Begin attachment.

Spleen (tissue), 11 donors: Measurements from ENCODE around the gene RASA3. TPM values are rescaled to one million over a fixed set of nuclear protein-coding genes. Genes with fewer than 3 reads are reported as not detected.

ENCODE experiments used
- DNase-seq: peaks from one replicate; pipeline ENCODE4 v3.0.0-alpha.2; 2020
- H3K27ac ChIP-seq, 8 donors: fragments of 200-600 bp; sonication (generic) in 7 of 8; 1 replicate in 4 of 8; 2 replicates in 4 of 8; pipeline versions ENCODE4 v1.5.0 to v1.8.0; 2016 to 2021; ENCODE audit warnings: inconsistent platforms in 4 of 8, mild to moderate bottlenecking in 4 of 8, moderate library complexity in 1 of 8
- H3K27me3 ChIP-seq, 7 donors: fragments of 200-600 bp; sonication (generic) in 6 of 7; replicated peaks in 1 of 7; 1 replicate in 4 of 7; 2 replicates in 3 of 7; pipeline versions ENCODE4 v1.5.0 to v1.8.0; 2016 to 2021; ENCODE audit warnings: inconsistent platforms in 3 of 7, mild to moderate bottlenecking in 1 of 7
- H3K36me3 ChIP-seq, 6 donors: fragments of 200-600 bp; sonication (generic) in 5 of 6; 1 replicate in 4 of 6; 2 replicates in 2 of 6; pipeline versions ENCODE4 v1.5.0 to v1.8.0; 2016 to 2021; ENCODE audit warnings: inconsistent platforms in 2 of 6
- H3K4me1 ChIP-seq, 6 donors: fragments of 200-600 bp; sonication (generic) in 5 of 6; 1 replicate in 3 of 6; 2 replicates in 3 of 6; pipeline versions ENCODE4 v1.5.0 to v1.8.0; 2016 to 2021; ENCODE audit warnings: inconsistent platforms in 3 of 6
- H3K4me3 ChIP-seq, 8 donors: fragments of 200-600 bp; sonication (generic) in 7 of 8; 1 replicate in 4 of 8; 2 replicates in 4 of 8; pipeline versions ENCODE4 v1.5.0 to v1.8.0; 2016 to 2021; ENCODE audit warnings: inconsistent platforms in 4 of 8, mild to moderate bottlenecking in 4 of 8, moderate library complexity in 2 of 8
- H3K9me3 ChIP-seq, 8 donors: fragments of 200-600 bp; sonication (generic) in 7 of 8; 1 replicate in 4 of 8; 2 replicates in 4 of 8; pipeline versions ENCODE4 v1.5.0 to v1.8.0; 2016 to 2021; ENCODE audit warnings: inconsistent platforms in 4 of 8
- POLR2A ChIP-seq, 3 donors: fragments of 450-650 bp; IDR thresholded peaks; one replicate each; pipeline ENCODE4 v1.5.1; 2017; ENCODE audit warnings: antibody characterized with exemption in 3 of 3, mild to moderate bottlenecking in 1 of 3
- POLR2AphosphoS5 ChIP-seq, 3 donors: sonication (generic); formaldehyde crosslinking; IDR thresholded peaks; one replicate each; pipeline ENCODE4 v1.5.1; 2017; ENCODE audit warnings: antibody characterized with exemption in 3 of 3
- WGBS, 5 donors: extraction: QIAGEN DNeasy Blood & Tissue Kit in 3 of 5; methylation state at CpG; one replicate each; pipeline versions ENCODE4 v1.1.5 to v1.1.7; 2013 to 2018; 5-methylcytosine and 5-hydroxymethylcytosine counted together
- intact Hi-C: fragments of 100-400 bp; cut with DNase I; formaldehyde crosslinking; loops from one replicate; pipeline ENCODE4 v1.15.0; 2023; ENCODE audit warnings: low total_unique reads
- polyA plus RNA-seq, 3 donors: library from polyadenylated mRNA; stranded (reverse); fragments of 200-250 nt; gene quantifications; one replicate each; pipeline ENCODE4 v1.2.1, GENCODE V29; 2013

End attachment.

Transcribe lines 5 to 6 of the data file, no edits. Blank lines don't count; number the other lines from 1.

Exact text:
- H3K27me3 ChIP-seq, 7 donors: fragments of 200-600 bp; sonication (generic) in 6 of 7; replicated peaks in 1 of 7; 1 replicate in 4 of 7; 2 replicates in 3 of 7; pipeline versions ENCODE4 v1.5.0 to v1.8.0; 2016 to 2021; ENCODE audit warnings: inconsistent platforms in 3 of 7, mild to moderate bottlenecking in 1 of 7
- H3K36me3 ChIP-seq, 6 donors: fragments of 200-600 bp; sonication (generic) in 5 of 6; 1 replicate in 4 of 6; 2 replicates in 2 of 6; pipeline versions ENCODE4 v1.5.0 to v1.8.0; 2016 to 2021; ENCODE audit warnings: inconsistent platforms in 2 of 6